Why compare remortgages
You saved your pennies to get yourself on the property ladder, you quickly settled in and everything was rosy ever after, right? Well, rarely. Families grow and their needs change. Often there’s a dilemma about whether to extend or move on to something bigger. Maybe you’re looking to do up an existing property to rent out, or maybe you’re just looking to lower your monthly outgoings. Whatever your ambitions, there are various options, from taking out a personal loan to cashing in your ISA. But many homeowners are finding that a remortgage makes better economic sense. Is it right for you? Our handy guide should help.
A lot of people decide to remortgage their property to get access to a sum of money. By increasing your mortgage you could potentially free up cash to pay for something else like an extension to your home. But of course doing this is likely to increase your monthly payments, although depending on your age you might be able to increase how long your mortgage lasts to balance this out.
Looking at new mortgage deals can also save you money on your monthly repayments if you can find one with a lower interest rate. Another option is to shorten your mortgage term, so that your home is paid off quicker and you pay less interest in the process.
Please do bear in mind that remortgaging is very rarely cost‑free - there is often an arrangement fee on a new mortgage, you will need to pay solicitor fees (although some lenders offer free standard legals) and leaving your current provider may mean they charge a cancellation penalty. So check the details of your current deal first.
Comparethemarket.com is here to help you, though. This page explains mortgages, how they work, the different types and how to find one to suit you.
The first step when you’re looking for a remortgage offer is to ask yourself a question about the mortgage: “how much can I borrow?”
To get a better idea of what remortgaging could do for you , use a mortgage calculator. There are two kinds of these. You can put in your salary, deposit, and monthly outgoings to get an idea of the total loan you might be able to get. Or, with the other kind, you enter the value of the home you’re interested in, your deposit and how long the mortgage would run, and it will show you how much the monthly repayments will be.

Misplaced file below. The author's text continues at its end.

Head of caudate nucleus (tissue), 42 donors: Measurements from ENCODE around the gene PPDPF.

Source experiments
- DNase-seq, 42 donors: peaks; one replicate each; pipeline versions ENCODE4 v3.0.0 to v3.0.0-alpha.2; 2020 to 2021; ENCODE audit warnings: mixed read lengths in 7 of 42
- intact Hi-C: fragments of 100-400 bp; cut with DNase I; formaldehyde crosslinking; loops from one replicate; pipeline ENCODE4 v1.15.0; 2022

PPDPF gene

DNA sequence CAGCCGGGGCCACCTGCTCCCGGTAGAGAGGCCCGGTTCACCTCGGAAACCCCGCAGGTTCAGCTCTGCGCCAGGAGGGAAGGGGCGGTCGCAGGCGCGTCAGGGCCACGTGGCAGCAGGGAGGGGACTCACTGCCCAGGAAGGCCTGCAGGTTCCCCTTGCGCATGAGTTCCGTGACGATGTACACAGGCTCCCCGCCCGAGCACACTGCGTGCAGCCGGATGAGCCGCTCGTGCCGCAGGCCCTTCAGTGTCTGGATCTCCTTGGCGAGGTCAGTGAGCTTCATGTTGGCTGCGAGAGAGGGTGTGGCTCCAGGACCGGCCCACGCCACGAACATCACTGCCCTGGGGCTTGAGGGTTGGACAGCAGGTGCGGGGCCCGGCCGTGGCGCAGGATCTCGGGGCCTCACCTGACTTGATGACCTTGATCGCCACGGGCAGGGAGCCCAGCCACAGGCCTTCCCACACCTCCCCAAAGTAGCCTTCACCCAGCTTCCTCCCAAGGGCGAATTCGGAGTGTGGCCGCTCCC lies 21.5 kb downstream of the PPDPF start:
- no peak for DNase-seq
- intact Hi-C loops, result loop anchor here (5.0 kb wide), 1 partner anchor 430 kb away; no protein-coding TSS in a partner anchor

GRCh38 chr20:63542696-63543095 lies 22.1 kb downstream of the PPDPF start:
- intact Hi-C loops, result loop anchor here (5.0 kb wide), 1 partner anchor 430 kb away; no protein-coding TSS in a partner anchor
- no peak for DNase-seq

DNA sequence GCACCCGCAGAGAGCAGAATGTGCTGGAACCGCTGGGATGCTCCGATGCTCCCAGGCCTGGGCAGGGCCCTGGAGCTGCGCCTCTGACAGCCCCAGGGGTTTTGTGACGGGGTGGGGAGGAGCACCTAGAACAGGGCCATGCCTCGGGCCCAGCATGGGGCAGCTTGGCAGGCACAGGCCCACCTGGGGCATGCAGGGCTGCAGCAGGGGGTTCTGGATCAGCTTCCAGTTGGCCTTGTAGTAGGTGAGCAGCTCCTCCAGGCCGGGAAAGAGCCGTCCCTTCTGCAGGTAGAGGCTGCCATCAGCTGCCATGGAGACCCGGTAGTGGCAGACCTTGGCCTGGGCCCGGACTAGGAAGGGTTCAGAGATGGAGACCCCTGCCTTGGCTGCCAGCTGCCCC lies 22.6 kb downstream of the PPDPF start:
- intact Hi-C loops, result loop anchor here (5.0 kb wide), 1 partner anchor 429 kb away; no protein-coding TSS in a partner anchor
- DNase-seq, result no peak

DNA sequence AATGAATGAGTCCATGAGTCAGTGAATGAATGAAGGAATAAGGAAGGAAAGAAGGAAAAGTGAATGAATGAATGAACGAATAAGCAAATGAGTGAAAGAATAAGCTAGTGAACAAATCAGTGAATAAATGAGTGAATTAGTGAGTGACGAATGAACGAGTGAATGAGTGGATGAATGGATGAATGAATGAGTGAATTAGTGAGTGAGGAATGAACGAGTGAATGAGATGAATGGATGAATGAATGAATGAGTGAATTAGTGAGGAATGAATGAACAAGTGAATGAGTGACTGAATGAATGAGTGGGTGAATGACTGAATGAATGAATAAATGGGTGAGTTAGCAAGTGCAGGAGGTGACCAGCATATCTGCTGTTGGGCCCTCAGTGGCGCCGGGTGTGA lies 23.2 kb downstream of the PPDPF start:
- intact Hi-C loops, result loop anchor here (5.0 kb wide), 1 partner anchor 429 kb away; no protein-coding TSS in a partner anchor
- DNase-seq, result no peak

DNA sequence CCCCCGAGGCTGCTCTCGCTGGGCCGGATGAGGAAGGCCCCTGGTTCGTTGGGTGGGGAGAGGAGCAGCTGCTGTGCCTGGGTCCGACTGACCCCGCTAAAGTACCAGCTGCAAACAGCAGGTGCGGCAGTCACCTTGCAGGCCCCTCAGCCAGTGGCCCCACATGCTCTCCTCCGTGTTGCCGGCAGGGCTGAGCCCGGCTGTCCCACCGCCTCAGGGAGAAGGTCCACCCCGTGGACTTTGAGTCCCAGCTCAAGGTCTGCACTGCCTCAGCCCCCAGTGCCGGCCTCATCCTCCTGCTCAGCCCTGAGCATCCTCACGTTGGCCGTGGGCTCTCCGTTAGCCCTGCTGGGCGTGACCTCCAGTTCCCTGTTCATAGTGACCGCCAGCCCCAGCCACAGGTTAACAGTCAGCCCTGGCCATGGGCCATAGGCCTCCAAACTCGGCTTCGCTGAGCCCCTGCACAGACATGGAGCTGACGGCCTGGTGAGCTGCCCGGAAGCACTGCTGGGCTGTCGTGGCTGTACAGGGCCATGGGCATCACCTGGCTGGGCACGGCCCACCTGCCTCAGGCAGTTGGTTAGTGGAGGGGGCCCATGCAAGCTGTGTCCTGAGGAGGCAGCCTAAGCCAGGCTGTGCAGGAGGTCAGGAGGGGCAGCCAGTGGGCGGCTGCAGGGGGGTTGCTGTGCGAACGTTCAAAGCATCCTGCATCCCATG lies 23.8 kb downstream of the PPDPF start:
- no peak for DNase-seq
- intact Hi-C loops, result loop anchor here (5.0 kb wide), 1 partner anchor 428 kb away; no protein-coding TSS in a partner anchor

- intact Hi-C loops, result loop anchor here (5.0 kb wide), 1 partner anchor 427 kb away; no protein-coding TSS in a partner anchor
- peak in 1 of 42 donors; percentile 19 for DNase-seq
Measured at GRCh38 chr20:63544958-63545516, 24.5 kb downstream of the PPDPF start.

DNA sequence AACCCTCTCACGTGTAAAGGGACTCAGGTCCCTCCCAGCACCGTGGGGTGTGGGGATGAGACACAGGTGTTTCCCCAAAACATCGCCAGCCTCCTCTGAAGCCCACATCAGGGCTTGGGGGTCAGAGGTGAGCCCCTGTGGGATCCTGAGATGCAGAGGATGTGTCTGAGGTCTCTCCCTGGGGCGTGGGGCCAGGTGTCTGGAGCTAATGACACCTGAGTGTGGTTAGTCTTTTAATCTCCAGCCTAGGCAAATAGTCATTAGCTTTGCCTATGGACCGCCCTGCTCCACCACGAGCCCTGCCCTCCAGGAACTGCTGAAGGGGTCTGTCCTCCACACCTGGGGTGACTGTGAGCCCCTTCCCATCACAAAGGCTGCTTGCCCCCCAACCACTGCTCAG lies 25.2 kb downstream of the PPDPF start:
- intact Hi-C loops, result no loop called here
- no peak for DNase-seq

Those repayments are important. Remember you need to be able to afford them comfortably every month, along with all the running costs of owning a home like furnishings, repairs, household bills, council tax and insurance. And you should bear in mind that interest rates could increase over time, which, if you’re not on a fixed rate mortgage, could l increase the cost of your monthly repayments.
Comparing mortgage options
Once you have found a house that you’re interested in, it’s time to do a mortgage comparison. Comparethemarket.com makes it easy to do this, but first we should look at the kinds of mortgage that are available so that you can answer the questions on our quote page.
First, a reminder of what your Loan to Value (LTV) is. It’s the amount of your money you’re borrowing compared to theoverall value of the house. So, if you have paid off £20,000 towards your £200,000 property, you own 10% of the property: the LTV is the remaining 90%. As a general rule, the lower your LTV, the better mortgage deals you’ll find. The cheapest rates are often available for people with a 60% LTV.
Repayment or interest-only?
Next, you need to decide if you want a repayment mortgage or an interest only mortgage. With repayment mortgages, you pay off the interest and some of the overall cost of the house every month. At the end, typically after 25 years, you should have managed to pay for the whole house and the interest - you will own your home outright.
With interest-only mortgages, you pay only the interest on the loan and nothing off the capital (the amount you borrowed). So after 25 years the mortgage will still be outstanding.
Interest-only mortgages offer lower monthly payments, but you will need to show from the start that you have plans for how you will pay off the loan at the end of the term.
Fixed and variable mortgages
So those are the two categories of mortgage. You then need to decide whether you want a fixed rate mortgage or one with a variable rate.
Variable rate mortgages could be ‘trackers’ where the interest rate is above, below or the same rate as the Bank of England base rate, or fully variable, where your lender decides on a rate and can change this at any time (within the conditions of the product). . Other kinds of variable are available too, like capped or collared mortgages where there might be upper and lower interest rate limits. With any of these your mortgage payments could go up or down as interest rates change.
If you choose a fixed rate, your interest rate and your monthly payments are set at a certain level for an agreed length of time. These, and a lot of variable mortgages too, are often 2 or 3 year deals, but you can also get a 5 or 10 year fixed rate mortgage. At the end of the deal you are automatically switched to another rate, usually a variable rate.
Whether you have a fixed or variable mortgage, it can be a good idea to shop around a little before your mortgage deal ends, and move to another one if it will save you money.